It was devastating, like a trip back in time. Although Raziel Reid’s references are uber-contemporary, the atmosphere he creates of high school—its geography, social structures, how students pass their time, the rate at which time passes—was completely as I remembered it from back in the days before we had cameras on our phones, or phones at all, or twitter or Facebook or anything like that. It’s a culture onto itself, and while Reid’s character Jude is a misfit—he wears make-up, women’s clothing, has a troubled home-life, few friends or allies—misfit is the wrong word because he’s irrevocably a part of that culture. Because he’s too young to get away to someplace better, because he has so little agency over his existence. It’s not the right word either because a misfit describes an anomaly and there are a lot of kids out there like Jude—including one whose murder inspired Reid’s text.

When Everything Feels Like the Movies is convincing from the very start, Jude’s point of view perfectly executed and consistent. In order to create a sense of agency over his life, Jude imagines high school as a movie set, the complex social structures comprising players with their parts. And his part is unabashedly himself, for there is no one else he can be (and the alternative would be being no one at all), moreover his self-definition is limited by others’ expectations of his behaviour, and he plays right into that role. Jude and his friend Angela are crude, stupid, vindictive, reckless, and cruel in the manner that all people are when they are learning about words and responsibility and the power to hurt and shock (and be noticed). In this way, they’re not so different from their more conventional classmates. Every single one of them is scared, insecure, terrified of being found-out, and trying to be bullet-proof. And this is what I don’t think I knew back when I was in high school, wondering why my gay classmate couldn’t just act a bit less flamboyant. He scared me because we was me. We are each of us not so far apart after all.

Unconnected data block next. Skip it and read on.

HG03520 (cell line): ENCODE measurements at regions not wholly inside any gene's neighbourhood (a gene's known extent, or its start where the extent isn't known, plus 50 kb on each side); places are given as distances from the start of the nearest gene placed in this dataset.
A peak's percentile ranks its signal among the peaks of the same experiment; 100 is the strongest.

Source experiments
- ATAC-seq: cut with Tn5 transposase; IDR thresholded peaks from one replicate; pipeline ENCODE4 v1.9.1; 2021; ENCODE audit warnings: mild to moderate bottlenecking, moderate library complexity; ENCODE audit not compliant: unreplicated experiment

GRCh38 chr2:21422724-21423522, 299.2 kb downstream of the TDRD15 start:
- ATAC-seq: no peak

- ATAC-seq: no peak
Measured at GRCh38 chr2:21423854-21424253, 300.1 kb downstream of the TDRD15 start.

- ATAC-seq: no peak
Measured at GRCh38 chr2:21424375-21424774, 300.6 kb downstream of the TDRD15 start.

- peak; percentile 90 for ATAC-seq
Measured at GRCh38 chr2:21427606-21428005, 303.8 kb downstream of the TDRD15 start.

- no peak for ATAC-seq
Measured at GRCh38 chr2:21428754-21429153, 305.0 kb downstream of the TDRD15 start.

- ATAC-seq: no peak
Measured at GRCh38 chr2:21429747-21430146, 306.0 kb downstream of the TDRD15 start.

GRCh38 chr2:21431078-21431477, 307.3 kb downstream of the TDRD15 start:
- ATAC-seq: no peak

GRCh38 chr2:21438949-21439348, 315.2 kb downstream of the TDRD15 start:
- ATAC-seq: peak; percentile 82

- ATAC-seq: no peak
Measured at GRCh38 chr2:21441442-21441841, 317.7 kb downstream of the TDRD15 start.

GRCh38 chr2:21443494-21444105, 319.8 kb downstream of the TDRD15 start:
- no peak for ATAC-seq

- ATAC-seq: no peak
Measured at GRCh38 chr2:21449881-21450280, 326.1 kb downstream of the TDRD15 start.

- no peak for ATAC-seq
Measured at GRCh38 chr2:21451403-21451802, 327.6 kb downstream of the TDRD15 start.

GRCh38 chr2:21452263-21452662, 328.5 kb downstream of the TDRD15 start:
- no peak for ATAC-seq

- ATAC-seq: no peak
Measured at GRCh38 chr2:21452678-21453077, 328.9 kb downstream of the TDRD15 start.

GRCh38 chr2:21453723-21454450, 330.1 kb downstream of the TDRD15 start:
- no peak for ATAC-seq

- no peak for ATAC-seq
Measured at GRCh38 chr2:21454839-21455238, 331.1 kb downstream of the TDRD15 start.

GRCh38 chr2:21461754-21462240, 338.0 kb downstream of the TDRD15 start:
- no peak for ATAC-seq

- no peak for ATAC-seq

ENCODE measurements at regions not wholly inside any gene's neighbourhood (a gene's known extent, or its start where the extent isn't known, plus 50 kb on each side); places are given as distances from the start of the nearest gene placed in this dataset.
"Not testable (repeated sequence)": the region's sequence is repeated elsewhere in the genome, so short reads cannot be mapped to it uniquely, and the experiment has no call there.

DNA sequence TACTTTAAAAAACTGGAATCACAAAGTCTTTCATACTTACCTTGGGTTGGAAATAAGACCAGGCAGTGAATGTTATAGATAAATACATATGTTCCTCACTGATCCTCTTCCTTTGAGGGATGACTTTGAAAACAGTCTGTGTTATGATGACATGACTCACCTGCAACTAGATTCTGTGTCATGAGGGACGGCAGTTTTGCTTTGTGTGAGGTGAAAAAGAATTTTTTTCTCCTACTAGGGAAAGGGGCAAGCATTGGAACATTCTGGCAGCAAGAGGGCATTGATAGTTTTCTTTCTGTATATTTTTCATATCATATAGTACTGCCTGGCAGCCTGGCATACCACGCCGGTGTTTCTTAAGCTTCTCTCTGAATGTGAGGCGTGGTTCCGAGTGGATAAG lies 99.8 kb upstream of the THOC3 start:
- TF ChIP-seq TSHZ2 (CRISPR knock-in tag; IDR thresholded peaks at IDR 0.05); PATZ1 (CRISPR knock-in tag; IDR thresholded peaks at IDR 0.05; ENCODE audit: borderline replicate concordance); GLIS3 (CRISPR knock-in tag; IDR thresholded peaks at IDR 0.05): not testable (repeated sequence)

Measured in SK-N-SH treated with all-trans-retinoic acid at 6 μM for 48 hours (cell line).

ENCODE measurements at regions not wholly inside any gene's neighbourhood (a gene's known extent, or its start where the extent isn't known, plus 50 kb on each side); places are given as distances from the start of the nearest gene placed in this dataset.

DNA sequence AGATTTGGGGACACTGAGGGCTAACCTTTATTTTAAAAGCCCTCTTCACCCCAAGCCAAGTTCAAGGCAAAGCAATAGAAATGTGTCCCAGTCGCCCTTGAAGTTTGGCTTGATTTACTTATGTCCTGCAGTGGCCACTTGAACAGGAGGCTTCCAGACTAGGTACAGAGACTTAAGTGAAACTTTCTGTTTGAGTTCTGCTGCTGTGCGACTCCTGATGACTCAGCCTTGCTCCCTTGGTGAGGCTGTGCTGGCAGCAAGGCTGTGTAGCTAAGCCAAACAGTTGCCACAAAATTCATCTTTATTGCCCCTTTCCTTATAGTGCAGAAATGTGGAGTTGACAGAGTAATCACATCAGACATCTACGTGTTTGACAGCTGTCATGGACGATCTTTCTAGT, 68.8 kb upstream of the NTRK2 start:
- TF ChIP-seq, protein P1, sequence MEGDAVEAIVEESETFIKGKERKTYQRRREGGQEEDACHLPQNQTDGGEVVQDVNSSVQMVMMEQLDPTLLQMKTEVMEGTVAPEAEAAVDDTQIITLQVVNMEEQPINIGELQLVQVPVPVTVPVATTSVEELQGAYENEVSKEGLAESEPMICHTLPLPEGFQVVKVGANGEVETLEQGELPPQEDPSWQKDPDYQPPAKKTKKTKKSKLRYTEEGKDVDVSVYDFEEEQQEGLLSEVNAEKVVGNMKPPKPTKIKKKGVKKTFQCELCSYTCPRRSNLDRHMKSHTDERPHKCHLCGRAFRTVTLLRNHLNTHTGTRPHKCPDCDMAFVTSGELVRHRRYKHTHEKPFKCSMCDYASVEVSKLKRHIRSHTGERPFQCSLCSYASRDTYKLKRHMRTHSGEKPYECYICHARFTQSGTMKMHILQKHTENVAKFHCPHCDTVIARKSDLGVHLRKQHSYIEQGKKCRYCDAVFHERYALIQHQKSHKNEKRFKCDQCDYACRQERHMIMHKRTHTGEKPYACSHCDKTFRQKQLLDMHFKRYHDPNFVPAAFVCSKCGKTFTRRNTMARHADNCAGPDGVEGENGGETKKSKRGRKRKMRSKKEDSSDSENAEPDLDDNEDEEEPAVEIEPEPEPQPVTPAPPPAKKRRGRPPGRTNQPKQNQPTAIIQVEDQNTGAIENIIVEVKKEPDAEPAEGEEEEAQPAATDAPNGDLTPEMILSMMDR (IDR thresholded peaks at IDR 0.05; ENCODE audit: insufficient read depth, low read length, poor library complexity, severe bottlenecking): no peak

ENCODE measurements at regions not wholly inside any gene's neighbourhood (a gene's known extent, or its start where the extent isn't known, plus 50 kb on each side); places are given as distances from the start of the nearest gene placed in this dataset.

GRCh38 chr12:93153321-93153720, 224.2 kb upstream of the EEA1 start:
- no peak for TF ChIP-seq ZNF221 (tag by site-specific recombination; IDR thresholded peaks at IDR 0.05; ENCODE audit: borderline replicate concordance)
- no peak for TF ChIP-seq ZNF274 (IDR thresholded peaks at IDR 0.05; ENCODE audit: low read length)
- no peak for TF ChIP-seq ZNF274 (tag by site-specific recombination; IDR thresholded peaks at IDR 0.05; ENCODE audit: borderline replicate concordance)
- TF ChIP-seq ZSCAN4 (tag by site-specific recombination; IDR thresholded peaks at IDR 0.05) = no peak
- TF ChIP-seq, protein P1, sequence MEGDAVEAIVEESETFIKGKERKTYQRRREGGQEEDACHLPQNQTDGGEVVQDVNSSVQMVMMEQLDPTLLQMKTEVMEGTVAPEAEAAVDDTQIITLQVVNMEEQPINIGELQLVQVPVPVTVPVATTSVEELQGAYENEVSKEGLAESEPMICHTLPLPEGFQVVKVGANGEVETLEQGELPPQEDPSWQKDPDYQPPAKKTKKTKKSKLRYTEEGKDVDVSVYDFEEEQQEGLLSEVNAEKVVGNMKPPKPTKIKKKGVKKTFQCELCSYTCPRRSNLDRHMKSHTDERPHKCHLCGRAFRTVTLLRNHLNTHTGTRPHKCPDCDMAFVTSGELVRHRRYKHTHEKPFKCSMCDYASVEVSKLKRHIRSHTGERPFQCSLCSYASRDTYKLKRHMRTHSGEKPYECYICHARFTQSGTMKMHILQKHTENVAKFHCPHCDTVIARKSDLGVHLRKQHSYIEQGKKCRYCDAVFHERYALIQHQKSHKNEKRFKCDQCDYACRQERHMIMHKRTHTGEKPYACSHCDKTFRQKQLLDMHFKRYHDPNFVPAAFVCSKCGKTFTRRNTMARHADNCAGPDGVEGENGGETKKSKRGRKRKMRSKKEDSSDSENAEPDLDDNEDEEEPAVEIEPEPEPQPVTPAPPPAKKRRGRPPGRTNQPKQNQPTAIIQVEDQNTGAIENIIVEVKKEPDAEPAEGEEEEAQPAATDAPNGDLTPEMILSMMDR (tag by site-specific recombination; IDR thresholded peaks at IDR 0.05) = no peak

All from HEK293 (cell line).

But such platitudes mean nothing at the time, mean nothing in Reid’s book which is perfectly plotted towards a devastating conclusion alluded to in its first sentence. When Everything Feels Like the Movies is exactly the kind of young-adult fiction I appreciate, in which there is a gap between the protagonist’s sense of his experience and how I perceive reading as an adult. Though that gap is further complicated by the movies conceit, by which Jude’s experienced is reflected in a million mirrors and cameras—his sense of self at one multiplied and broken into pieces. He is so thoroughly in control of the narrative, never breaking character and rarely displaying any vulnerability, that there is something almost triumphant about the story, as much as it is heartbreaking—how he owns it. Except that he doesn’t own it at all, or rather his ownership is an act of desperation. Or is it? (and here is where the mirrors are important, reality staring back at you a thousand times, so it’s impossible to know where life ends and its reflections begin, or if the distinctions even matter).

Like Ru, while the text is straightforward and easy to read, it’s deceptively complicated, riddled with clues and traps. Similarly to Thomas King’s The Inconvenient Indian, it’s tone attempts a certain casualness which nearly belies the care with which the book is constructed. I’m not really sure how this novel fits in with the other two, though I’d be loathe to rank them at all because they’re all pretty extraordinary. These are not books that need to be pitted against one another, but indeed they’re books that need to be read.

February 10, 2015

Ru by Kim Thúy

ruMy favourite thing about Canada Reads has been the reading, the strange context that arises from particular and unlikely groupings of different books, how books become oddly illuminated by these connections. For example, it would never have occurred to me to read Ru by Kim Thúy in light of The Inconvenient Indian by Thomas King. It hadn’t really occurred to me to read Ru at all, actually. I figured everyone had already read it for me. And I had been expecting something familiar—an immigrant’s tale like I’d encountered before, a literary tradition beginning with Frances Brooke in the 18th century, right on to Susannah Moodie, and Jane Urquhart with Away, and so on and so on.

But Kim Thúy’s novel turned out to have a lot more in common with Thomas King’s book than a two hundred year old settler tale. First, Thúy similarly jettisons chronology, her narrative weaving in and out of time, the past forever present. And as King uses his own experience and story-telling voice (lyricism) to inform his factual non-fiction, Thúy uses the same tools for her autobiographical novel. The boundaries of genre are blurred, as boundaries continue to be blurred through the entirety of Ru, the uselessness of borders being one of the book’s central themes.